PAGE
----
On the eve ofdumber of republic and regional party meetings were held, at which partyexpressed for tho most part hard-line sentiments. The most strident voice came, not surprisingly, from Mzhavanadze's bailiwick, Georgia, where party secretary Sturua spoke of the "costs" of de-Stallnizing, saying it had brought nihilism and cosmopolitanism (an old Stalinist term with anti-Semitics well as attempts by some authors to bring back Trotskiyism and other deviations. He condemned the term period of the cult of personality, claiming that iteriod of heroic victories and enormous And, finally, he attacked those who undervalue ideological work and write about shortcomings. He stated lhat this docs not help thc building of communism. And
he closedall for party coordination of ideological work.*
"The Italians reacted quickly to Sturua's speech. Onarch Unita warned that if d congress re-evaluated Stalin and minimized the negative judgment ofh congress, "wo cannot accept it."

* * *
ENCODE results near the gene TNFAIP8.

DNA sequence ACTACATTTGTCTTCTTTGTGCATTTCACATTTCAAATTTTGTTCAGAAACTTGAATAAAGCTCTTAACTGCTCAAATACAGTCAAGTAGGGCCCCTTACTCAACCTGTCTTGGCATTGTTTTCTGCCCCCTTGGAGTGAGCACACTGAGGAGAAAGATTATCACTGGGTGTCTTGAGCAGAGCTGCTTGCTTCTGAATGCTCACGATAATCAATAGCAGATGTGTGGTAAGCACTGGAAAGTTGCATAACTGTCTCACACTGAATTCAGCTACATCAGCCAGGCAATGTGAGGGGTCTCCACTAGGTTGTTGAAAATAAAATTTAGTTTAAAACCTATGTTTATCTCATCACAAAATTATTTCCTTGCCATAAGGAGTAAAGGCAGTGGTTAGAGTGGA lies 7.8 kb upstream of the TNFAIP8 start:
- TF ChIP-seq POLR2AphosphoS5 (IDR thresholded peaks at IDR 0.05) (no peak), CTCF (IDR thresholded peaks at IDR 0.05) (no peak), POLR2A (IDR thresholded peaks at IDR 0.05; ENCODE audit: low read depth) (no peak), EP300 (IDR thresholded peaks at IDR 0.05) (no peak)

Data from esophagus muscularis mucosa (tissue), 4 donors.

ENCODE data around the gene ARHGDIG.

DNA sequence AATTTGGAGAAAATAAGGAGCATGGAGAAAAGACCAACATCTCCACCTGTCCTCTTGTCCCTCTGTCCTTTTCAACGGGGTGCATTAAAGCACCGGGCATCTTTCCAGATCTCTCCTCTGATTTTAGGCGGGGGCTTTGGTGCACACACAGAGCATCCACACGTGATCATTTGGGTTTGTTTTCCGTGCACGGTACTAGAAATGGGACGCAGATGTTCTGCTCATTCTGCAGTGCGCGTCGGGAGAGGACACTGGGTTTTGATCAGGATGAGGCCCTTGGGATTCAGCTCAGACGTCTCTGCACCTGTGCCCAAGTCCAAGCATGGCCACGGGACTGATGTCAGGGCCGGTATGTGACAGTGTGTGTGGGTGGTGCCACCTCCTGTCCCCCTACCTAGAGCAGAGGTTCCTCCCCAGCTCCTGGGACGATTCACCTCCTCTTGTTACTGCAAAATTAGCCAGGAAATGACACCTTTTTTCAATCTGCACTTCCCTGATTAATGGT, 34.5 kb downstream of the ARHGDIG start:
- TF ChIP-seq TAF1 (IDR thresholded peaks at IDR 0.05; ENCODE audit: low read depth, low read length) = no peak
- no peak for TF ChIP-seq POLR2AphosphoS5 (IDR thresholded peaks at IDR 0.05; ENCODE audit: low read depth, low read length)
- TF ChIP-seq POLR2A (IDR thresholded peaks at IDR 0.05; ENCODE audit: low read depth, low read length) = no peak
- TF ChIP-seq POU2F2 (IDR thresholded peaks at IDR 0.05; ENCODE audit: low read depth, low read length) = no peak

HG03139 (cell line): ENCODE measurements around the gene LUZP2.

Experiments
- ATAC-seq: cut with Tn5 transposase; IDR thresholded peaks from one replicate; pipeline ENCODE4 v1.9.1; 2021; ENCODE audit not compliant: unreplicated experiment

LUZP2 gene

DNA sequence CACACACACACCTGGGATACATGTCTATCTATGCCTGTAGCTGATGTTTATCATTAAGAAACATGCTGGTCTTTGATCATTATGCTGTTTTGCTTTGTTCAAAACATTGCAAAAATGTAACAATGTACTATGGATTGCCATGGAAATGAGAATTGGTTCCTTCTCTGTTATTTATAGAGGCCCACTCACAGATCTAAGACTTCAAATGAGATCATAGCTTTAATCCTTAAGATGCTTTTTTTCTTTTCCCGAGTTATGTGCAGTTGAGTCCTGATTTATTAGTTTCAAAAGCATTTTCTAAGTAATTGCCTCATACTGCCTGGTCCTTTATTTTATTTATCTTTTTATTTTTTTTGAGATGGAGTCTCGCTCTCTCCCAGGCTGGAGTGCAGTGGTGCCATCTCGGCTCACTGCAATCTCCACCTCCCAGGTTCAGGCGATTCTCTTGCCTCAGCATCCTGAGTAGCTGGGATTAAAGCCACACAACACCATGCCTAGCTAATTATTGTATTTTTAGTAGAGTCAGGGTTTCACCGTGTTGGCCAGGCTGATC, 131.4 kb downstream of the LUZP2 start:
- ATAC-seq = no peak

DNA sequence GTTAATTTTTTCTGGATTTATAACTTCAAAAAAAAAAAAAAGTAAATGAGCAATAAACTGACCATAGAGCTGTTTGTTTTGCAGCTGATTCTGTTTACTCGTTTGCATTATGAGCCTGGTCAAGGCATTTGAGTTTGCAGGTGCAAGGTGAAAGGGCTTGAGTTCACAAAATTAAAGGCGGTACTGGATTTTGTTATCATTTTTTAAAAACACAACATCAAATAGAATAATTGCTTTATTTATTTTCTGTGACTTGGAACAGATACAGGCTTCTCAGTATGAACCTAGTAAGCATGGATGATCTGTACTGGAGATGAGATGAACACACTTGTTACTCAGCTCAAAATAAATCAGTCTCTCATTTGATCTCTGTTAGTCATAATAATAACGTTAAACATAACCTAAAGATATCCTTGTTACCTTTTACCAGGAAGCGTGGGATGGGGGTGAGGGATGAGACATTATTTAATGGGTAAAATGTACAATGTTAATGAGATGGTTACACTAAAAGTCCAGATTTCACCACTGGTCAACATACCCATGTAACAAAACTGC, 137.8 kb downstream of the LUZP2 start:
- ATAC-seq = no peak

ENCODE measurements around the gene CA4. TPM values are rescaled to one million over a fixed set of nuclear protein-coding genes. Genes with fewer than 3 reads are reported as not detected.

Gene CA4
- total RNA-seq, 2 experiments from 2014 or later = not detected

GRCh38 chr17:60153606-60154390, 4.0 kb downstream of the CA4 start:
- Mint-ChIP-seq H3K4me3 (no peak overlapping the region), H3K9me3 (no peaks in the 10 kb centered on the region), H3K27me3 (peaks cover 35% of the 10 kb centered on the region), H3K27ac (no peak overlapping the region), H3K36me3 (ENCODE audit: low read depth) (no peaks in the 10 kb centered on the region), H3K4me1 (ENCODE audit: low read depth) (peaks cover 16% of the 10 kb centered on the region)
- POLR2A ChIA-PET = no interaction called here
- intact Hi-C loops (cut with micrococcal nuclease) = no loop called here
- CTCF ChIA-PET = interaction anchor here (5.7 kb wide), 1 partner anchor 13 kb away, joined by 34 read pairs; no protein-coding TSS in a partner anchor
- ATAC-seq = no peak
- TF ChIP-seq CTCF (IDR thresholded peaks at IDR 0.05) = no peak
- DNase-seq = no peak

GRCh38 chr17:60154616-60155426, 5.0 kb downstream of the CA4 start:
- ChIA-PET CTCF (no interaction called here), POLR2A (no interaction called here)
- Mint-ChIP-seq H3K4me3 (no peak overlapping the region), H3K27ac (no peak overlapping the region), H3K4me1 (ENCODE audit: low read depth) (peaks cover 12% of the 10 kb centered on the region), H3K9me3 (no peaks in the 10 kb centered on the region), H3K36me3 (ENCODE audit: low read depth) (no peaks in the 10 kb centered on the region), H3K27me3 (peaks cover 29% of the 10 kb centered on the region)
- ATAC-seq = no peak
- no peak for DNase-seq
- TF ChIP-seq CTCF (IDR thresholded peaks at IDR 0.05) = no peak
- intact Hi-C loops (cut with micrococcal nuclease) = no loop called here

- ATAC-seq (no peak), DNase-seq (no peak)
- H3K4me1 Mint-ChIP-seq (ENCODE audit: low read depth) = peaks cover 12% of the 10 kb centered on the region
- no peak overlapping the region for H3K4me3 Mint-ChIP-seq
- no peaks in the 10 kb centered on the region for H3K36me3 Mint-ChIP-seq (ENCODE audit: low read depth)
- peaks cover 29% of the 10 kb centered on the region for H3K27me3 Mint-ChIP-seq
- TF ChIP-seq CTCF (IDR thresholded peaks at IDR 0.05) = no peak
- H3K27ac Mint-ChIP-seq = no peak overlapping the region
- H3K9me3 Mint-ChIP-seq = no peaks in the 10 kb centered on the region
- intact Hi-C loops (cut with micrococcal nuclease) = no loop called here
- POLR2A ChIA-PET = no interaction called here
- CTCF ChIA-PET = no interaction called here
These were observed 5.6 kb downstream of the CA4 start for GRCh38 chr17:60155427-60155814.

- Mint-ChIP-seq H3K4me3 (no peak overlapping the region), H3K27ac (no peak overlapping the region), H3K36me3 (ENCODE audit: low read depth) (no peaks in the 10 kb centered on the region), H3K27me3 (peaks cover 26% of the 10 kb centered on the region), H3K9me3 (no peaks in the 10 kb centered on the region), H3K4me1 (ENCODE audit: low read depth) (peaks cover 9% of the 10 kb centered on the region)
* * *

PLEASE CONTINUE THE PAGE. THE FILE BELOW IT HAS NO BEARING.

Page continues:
At the Belorusslan congress first secretary Masherov stated that de-Stalinlzation had brought into disrepute "an entire historical era" in the country's life. He also criticized those who distort certain events of the war and emasculate the class content of history. FirstBodyul, in Moldavia, implied that the uncrowning of Stalin had ledistortion of the historicof tho party in its struggle for socialism. In Latvia Pelshe emphasized tho importance of party education and criticized those writers and artists who are disposed to fault finding and exaggerating existing shortcomings and difficulties. In the Ukraine Shelest used Sholokhov's formulation that when the heart of each artist belonged to the party, he would be free to write as his heart dictates. And, at the Leningrad Oblast* Party conference, Tolstikov presented his neo-Stalinist solution to tho problem of non-conforming intellectuals:
Under present conditions, we are faced with having to strengthen the party'sn the creative intelligentsia, and to help it, by its creative works to strengthen Communist ideals.